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Late in the afternoon of the first day of the Louisiana Recovery & Rebuilding Conference, I went for a walk around the French Quarter. Here are the photos.

My last day in New Orleans, I made a brief trip through the Garden District. Both the French Quarter and the Garden District had severe but normal storm damage, with only a little flooding. The city was decimated by flooding, but that's because much of the city lies 15 to 25 feet below the level of the Mississippi at that point, and several of the levees had weak points that collapsed.

The Mississippi Gulf was ravaged by a 30 foot storm surge that went in and went out: New Orleans was hit by floods when the levees broke. Mississippi houses were completely erased by Katrina: New Orleans houses sat in or under a toxic soup for weeks, except in the oldest areas, which were settled on the high ground. But more important is that their levees didn't break, for the Garden District and the Quarter are also well below the level of the mighty Mississippi today (for the best discussion of the topography and levees of New Orleans, see Peirce F. Lewis's excellent New Orleans: The Making of an Urban Landscape).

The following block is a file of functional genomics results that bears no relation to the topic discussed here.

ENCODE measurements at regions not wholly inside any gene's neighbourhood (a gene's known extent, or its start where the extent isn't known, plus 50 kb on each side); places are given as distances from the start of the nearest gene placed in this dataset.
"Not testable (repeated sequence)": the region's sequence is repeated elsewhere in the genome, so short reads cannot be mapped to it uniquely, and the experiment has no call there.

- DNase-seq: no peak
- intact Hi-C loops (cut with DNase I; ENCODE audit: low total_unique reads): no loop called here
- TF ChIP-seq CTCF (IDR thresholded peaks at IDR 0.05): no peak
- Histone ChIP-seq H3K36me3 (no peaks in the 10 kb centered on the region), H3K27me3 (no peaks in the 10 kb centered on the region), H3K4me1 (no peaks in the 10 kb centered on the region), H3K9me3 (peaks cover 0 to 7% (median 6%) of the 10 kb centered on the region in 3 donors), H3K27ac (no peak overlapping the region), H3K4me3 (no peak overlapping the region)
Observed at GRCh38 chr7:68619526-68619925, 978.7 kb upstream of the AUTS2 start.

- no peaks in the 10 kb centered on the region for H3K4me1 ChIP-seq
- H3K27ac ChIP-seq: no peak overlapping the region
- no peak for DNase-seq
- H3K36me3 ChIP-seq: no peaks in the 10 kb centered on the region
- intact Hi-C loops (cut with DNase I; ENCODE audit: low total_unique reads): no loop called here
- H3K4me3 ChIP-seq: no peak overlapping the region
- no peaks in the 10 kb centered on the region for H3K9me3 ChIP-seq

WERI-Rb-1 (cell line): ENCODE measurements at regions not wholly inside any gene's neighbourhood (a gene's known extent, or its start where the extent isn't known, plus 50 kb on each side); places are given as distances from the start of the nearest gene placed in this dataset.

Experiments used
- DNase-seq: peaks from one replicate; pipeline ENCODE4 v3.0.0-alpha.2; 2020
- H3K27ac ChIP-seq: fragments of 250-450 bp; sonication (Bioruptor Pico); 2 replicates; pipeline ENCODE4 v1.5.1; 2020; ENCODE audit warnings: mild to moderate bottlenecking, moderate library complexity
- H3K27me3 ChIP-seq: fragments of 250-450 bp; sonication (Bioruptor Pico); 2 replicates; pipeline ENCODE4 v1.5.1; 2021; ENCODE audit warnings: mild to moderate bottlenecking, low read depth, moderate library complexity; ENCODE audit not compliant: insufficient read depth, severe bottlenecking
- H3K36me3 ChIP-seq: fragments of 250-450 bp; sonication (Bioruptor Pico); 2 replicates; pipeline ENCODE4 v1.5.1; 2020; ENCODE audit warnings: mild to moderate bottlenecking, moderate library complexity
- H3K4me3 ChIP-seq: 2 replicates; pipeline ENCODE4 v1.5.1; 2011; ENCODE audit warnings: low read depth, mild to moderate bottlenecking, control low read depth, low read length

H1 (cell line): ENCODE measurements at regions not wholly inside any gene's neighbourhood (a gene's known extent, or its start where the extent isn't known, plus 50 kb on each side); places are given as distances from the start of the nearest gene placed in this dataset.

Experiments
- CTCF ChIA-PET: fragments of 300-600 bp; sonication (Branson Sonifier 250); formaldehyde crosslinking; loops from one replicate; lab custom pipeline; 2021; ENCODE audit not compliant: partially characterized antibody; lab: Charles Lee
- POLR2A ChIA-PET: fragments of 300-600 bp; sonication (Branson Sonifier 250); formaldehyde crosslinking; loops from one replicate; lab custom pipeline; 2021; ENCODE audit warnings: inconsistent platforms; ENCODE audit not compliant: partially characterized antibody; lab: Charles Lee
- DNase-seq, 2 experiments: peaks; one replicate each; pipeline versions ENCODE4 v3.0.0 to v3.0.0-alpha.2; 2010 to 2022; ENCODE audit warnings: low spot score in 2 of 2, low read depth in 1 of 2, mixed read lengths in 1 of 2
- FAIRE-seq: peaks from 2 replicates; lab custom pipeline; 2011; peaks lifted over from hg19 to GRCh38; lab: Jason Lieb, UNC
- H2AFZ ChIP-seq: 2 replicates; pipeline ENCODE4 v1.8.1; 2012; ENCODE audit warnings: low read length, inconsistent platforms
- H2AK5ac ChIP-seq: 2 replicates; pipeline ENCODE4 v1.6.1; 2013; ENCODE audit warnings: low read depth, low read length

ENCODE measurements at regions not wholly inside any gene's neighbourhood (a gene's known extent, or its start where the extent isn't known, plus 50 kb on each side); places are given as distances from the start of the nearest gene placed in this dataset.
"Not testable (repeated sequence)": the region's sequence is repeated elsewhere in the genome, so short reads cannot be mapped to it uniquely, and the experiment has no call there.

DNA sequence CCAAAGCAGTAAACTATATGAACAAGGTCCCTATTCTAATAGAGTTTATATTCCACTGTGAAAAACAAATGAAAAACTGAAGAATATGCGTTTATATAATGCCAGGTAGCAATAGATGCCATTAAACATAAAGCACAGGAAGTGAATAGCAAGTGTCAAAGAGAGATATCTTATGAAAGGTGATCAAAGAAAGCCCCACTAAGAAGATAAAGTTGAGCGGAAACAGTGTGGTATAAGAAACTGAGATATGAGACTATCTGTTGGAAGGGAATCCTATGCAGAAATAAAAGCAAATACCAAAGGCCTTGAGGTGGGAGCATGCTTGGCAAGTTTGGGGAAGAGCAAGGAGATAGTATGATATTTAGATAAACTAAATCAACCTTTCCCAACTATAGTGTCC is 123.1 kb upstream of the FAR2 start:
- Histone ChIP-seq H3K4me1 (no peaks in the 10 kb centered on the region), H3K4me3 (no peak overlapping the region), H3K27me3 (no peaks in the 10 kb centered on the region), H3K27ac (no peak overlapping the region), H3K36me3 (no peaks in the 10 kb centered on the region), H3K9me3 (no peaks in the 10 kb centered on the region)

What struck me walking around the Quarter was how simple the beautiful urbanism and architecture is. The streets are primarily a simple grid. The buildings have simple massing and common and inexpensive materials and details. New Orleans is one of the greatest and most unique American cities, but in terms of the streets and buildings, designing a place like the Quarter is not difficult, and neither is building it.

Getting it built is another matter, however.

All around the country, we have good local models like the Quarter: Georgetown in Washington, Santa Fe in Mexico, and Greenwich Village in New York, to name a few. But I've been involved in charrettes in all these areas, and the developers and traffic engineers, to name a few, decide they have better models. They build their more contemporary models for no less money than it would cost to build Canyon Road or Bourbon Street, what they build sells for far less money than Georgetown, or Canyon Road or the French Quarter, despite their inferior plumbing, small rooms and lack of parking.

It's not very smart growth.